If there was an opportunity to lose weight and get rid of fat without having to do a session of intense cardiovascular three or four times a week, most people would at least try.
That’s why vibration plates have become very popular lately. But do they work? Do they keep the promises they make?
These machines are becoming more common in gyms due to popular demand. It is similar to step or an elliptical machine that you stand on it. But instead of having to trudge up hundreds of steps, the machine begins to vibrate. Depending on your position as it vibrates (usually for a minute but this varies) your muscles are engaged and have worked, as the fat is literally shaken. The manufacturers claim that five to ten minutes of use equals a full hour of cardiovascular exercise like running or swimming.
You drive in different positions that the plate vibrates. This could include squats, lunges or simply standing. But you can also work your abdominal muscles and all parts of your upper body as well. Many manufacturers claim that machine that involves almost no sweat or get swollen, which is what puts many people off exercise. It is easy to see why this form of exercise would be attractive to many.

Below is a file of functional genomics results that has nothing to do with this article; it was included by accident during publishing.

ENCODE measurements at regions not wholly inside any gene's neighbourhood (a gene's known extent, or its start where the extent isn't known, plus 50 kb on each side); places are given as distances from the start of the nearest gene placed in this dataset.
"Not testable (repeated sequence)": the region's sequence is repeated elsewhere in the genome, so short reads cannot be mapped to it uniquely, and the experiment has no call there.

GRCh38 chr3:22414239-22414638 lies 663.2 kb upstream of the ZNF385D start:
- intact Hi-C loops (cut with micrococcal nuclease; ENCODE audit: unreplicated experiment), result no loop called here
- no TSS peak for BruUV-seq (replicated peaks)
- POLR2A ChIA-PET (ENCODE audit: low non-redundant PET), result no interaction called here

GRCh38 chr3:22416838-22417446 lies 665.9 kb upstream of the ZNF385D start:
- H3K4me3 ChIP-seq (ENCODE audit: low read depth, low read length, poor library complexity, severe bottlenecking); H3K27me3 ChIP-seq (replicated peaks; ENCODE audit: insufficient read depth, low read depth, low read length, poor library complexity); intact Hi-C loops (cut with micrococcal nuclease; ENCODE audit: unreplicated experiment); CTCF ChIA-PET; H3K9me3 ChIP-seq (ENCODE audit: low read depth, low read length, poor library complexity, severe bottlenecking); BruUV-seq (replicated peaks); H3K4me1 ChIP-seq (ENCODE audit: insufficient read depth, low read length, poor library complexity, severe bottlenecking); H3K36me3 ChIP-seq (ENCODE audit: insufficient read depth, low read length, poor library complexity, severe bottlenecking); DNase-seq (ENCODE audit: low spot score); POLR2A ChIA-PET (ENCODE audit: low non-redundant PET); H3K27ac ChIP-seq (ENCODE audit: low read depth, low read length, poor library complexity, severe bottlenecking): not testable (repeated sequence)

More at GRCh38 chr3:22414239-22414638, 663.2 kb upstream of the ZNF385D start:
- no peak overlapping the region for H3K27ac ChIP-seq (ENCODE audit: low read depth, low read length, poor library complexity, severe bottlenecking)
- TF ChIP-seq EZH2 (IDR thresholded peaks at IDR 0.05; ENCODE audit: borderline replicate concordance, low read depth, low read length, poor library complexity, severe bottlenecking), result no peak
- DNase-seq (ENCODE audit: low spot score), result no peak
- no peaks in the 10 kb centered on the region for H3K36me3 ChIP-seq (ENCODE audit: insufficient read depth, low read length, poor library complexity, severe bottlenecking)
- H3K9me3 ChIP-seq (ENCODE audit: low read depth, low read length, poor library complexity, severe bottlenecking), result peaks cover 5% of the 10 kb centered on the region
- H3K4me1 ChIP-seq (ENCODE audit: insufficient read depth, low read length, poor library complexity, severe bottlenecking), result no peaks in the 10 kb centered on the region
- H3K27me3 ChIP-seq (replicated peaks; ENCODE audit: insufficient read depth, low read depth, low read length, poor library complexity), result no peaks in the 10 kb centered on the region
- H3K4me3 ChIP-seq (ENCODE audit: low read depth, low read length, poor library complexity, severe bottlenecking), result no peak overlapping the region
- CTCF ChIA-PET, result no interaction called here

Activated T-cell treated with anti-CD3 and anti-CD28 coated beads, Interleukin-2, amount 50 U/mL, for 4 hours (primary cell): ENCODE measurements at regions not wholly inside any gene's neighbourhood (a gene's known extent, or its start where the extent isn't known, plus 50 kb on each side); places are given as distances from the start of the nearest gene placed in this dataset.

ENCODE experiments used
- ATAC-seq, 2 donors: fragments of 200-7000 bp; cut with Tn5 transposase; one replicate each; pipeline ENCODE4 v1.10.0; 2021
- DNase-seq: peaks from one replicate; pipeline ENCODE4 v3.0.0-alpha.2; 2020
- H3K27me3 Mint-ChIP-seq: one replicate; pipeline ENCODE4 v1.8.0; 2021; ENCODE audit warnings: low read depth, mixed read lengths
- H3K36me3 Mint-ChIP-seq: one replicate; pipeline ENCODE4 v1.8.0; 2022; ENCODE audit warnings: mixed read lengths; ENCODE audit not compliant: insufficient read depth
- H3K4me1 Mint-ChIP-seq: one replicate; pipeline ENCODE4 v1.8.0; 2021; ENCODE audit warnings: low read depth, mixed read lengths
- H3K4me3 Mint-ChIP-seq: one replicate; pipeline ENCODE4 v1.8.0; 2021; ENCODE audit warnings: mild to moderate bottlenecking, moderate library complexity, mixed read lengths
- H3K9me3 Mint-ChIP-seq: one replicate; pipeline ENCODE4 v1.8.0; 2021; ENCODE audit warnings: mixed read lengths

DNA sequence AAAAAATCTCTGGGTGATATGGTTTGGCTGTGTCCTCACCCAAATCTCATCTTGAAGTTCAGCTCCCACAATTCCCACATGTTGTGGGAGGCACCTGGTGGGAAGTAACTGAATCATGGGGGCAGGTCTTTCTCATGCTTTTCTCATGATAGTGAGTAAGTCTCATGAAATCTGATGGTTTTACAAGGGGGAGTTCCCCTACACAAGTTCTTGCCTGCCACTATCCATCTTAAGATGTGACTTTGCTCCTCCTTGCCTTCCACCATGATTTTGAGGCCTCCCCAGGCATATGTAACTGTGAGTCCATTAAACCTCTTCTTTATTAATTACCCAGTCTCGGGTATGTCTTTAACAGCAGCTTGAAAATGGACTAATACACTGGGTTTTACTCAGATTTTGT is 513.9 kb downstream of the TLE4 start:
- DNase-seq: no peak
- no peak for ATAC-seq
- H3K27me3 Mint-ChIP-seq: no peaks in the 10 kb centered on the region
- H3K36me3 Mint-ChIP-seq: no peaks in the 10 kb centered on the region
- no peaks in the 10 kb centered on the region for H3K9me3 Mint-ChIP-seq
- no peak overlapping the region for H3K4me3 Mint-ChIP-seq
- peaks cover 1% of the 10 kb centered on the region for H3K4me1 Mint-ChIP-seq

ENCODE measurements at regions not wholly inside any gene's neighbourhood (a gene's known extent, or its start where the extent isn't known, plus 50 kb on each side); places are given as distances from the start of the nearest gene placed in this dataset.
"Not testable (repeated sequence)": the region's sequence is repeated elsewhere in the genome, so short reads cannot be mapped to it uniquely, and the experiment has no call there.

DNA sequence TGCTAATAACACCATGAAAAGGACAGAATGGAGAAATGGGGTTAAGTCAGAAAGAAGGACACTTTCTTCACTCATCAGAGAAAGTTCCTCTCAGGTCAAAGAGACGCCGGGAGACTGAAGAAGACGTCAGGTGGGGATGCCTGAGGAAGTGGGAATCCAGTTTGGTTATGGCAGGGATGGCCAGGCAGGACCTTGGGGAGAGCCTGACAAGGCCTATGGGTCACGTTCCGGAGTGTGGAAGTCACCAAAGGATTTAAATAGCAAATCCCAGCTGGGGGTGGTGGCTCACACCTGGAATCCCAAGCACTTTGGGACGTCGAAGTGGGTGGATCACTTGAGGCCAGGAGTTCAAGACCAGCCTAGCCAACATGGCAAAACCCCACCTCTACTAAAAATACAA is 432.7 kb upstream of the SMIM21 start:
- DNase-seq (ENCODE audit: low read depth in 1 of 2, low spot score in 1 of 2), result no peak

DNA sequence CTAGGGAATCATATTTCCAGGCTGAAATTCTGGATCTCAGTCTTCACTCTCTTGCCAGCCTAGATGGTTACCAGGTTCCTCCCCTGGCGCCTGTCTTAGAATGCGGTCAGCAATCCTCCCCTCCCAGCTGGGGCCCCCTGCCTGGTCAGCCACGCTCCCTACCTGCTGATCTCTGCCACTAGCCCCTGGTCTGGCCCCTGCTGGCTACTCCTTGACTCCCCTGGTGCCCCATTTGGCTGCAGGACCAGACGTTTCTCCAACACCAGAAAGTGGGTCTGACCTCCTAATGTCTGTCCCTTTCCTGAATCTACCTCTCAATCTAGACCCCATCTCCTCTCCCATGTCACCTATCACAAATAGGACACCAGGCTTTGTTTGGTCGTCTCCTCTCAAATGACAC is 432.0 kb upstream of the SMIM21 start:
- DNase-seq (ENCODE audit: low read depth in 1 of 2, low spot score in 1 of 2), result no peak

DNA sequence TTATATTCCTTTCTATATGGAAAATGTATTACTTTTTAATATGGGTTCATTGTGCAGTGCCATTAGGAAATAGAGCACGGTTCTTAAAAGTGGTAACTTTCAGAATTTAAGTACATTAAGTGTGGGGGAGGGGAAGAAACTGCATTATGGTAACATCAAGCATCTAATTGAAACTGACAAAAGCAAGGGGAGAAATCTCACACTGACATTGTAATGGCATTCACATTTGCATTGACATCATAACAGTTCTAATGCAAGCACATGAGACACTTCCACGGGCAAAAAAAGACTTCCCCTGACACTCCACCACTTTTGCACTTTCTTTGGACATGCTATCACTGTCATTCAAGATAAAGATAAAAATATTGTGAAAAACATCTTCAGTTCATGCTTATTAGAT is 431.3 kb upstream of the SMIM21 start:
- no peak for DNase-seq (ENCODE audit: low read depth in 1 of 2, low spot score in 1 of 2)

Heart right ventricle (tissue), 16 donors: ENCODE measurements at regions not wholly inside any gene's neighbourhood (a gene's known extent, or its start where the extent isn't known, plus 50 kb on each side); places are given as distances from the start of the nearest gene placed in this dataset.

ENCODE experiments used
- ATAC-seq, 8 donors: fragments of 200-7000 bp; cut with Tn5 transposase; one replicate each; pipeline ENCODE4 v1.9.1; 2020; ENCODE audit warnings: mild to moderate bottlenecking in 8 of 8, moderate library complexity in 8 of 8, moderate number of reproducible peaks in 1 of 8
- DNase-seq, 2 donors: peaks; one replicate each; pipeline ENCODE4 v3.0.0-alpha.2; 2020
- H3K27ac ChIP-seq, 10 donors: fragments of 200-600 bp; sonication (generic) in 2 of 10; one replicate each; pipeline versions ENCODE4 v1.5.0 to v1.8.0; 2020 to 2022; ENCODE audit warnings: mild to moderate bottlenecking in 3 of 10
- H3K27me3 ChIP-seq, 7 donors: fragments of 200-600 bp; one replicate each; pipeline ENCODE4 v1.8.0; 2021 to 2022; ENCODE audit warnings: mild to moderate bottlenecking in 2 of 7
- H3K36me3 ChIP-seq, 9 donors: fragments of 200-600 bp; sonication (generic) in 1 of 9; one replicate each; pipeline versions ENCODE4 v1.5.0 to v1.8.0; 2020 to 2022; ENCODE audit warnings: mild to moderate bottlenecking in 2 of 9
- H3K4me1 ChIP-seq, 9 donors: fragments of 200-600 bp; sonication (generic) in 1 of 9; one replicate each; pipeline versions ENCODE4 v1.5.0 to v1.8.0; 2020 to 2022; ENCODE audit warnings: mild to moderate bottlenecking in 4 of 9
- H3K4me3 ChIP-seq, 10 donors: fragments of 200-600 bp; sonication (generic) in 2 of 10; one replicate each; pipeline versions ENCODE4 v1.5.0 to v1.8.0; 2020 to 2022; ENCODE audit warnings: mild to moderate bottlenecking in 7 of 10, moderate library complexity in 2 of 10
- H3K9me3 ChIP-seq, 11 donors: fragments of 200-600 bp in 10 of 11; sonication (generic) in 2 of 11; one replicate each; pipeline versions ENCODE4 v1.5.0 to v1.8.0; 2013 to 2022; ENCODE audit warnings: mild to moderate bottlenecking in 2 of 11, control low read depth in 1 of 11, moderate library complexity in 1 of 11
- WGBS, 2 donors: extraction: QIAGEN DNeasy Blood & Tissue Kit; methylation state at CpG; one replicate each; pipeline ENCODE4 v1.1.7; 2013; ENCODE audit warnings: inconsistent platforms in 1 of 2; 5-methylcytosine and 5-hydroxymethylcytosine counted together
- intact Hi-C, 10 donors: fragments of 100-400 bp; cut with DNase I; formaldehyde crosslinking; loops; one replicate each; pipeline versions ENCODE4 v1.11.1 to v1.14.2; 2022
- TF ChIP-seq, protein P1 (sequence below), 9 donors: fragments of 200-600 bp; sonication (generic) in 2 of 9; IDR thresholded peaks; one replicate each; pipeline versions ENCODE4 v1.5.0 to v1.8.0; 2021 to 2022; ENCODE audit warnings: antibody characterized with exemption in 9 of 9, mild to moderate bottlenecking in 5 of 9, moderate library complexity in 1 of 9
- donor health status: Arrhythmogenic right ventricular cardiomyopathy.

Any addition to this, although there are not many famous cases where someone has considerably assembly by simply using one of these machines. Of course, those who like to exercise outdoors or in a group will not be reversed with the plate vibration. There are proven results that work up a sweat does wonders for all parts of the body – inside and out. Vibrating plate could not answer that. Also, if you’re exercising to improve your own fitness goals (for example by increasing the amount you can lift), then you might not be impressed by that. However, the machine is fantastic as a form of low impact exercise, meaning that people recovering from an injury, or those with stiff joints, arthritis or other physical domains low, find that this is an ideal starting point to become active again.